• It may be the case that you're looking for a chassis, and today we have two. The first one is the Fractal Design Define R6 enclosure with a tempered-glass window and clad in a gunmetal-gray finish. It comes with three quiet 140-mm fans and has enough room for nearly any build you can conjure. The case is going for just $109.99 at Newegg, making it a no-brainer purchase.

  • If Fractal Design's styling just isn't your think, you can check out the Phanteks Enthoo Pro TG instead. This full-tower enclosure has integrated RGB LED lighting, a tempered-glass window, and enough nooks and crannies to store both your PC components and your grandma's sewing kit. You can order one of these for $99.99 from Newegg right now.

  • We haven't seen many superb deals on power supplies lately, but we just spotted one that's worthy of inclusion in our post. The EVGA Supernova 850 PQ is rated 80 Plus Platinum for power efficiency, uses Japan-made capacitors, and comes with a 135-mm fan. You also get enough power connectors for just about any build and a 12-year warranty if you register the unit with EVGA. Bring this juice box home for $99.99 from Newegg.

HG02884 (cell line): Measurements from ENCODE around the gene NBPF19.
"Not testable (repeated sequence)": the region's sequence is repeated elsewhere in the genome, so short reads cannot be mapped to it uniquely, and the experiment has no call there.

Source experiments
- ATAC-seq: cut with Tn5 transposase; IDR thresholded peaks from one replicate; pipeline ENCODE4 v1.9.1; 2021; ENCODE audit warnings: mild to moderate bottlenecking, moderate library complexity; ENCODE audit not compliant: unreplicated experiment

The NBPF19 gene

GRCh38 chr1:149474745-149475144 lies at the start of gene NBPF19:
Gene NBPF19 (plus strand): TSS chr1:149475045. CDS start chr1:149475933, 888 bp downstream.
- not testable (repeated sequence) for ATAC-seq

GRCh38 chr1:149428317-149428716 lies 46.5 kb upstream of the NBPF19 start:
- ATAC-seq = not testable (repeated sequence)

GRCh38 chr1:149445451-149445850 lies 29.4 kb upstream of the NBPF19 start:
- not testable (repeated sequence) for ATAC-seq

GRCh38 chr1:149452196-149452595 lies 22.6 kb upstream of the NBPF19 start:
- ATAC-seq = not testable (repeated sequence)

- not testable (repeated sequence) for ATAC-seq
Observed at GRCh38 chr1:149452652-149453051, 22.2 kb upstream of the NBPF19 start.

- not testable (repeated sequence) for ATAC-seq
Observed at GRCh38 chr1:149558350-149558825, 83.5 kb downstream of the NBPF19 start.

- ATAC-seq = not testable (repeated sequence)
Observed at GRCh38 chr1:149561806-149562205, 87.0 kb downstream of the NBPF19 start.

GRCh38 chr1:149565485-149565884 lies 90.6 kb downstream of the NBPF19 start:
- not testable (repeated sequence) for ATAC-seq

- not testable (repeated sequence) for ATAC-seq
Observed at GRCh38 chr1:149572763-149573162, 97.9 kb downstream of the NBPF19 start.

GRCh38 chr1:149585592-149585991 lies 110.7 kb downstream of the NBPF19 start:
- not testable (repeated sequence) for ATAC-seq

• Lastly, a sweet high-resolution monitor. The Dell U2718Q is a 27" IPS monitor with a resolution of 3840×2160. The manufacturer says the contrast ratio is a healthy 1300:1 and that there's support for HDR10 on tap. The panel's bezels are strikingly slim, and the included stand offers height and pivot adjustments. Take this monitor home for $419.99 from Newegg.